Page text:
When a filmmaker sets out to make a movie with a specific political message, all too often the result plays didactic, blunt, and heavy handed, practically screaming, “This is our movie, this is our message!” from the rooftops. It can be off-putting, even if you share the same viewpoint—most people don’t watch movies to be lectured one way or another. Cam director Daniel Goldhaber’s How to Blow Up a Pipeline is certainly a movie with something to say.
While by no means subtle or restrained—you’re not going to miss the point, you couldn’t if you tried—it largely manages to couch the message in its characters and their lives, utilizing an array of individuals that are as complex and varied as the issue that drives them. While it doesn’t entirely avoid clubbing you over the head, it handles the ideas with a more deft, delicate touch than many other like-minded movies.
As the title implies, How to Blow Up a Pipeline is in fact about blowing up an oil pipeline. Based on the nonfiction book of the same name by Andreas Malm, the film uses a fictionalized narrative to give shape and form to the ideas of direct action in the face of climate catastrophe espoused in that work.
Anyone who has ever worked in any sort of political organizing will recognize many of the characters, their archetypes, and motivations. There’s Shawn (Marcus Scribner), an idealistic college kid moved to action by data and doom-scrolling; Xochitl (Ariela Barer) and Theo (Sasha Lane), who grew up in a refinery town and both must contend with the health-related consequences; and Alisha (Jayme Lawson), who has a more personal, less overtly political agenda. Dwayne (Jake Weary) represents a counterpoint to the others. While they all come from various left-leaning stances, he’s very much a gun-toting, pickup-driving country boy, though one forced off his family land and poisoned by the oil companies. Similarly, Michael (Forrest Goodluck), a young Indigenous man, has watched the same companies decimate his North Dakota reservation home. Then there are also Rowan (Kristine Froseth) and Logan (Lukas Gage), wild cards who represent a very particular facet so often a part of this type of action. IYKYK.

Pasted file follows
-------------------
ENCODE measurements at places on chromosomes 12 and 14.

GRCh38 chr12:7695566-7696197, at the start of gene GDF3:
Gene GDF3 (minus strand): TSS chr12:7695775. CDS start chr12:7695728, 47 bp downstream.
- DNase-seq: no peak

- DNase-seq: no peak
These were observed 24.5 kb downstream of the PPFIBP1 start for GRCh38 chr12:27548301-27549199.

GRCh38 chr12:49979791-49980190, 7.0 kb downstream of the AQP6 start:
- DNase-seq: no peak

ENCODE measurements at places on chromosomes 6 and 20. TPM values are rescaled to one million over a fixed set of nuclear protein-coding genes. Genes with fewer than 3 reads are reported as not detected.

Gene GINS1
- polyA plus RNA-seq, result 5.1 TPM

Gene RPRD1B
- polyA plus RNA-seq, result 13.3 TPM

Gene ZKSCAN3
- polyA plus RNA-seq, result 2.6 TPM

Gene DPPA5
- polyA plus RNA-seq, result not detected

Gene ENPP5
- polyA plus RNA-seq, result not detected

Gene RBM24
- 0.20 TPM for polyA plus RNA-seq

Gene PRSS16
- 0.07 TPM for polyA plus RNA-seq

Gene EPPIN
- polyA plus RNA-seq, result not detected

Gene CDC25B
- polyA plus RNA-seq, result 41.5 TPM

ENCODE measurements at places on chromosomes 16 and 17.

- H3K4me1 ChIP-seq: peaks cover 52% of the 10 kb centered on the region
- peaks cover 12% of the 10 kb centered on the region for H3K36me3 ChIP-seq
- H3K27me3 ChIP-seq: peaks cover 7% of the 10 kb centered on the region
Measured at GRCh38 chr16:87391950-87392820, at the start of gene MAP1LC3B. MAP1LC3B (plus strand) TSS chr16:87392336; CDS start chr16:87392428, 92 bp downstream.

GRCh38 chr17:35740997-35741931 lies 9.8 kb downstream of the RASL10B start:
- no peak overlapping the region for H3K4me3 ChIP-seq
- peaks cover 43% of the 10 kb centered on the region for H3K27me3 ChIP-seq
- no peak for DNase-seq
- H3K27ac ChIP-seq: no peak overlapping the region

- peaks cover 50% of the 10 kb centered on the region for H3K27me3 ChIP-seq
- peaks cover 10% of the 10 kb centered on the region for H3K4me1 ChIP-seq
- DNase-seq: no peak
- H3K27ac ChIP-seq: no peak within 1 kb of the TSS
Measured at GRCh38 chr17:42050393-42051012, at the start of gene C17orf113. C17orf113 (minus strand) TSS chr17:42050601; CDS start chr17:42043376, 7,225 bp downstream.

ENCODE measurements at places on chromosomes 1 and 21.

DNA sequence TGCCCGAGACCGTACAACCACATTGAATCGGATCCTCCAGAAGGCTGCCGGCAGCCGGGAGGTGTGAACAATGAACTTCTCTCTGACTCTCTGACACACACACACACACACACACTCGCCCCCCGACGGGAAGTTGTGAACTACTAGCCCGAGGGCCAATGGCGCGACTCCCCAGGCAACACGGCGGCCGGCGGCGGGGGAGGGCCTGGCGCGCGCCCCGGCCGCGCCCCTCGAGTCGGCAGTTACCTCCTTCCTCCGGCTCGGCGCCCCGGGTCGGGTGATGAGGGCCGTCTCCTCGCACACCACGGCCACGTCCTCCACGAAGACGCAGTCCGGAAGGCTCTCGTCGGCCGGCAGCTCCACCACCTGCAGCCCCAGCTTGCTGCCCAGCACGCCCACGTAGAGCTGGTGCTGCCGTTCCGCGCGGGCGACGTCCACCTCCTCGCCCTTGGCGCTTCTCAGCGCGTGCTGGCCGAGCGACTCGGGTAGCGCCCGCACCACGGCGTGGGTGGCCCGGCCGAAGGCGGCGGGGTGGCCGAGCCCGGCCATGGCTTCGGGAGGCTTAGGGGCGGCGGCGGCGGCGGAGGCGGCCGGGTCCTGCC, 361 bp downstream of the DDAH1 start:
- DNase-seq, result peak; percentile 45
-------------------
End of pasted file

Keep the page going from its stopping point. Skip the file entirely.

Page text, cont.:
The script, from Goldhaber, Barer, and Jordan Sjol, unfolds in two distinct ways. There’s the present, where they have come together to execute their plan to blow up a Texas pipeline. That throughline carries the momentum as the film dips back in time to introduce each character, their individual journeys, and shows how this disparate band came together for this singular goal. It’s a mosaic not a monolith.
It’s an intricate weaving of backgrounds and aims—for some it’s deeply personal, a sense of outrage and justice drive others, some are moved by love, anger, desperation; it runs the gamut. And How to Blow Up a Pipeline makes you feel all of this, which is the film’s greatest strength. Goldhaber and company focuses more on the people involved than blunt sloganeering, putting a personal face on a massive problem and using them to push their climate justice agenda.
Urgent, angry, and pressing from the jump, more than just a political screed, mechanically How to Blow Up a Pipeline is a propulsive ticking-clock pot-boiler, a character-driven eco-thriller. At times it unfolds almost like a heist movie. Structurally and in the way it doles out information, it’s reminiscent of the Ocean’s movies, though wildly different in tone and tenor. Still, the construction and execution make this a propulsive watch regardless of if you’re rooting for the characters or not. (It might make a nice triple-feature with similar direct-action-oriented movies The East and Night Moves.) [Grade: A]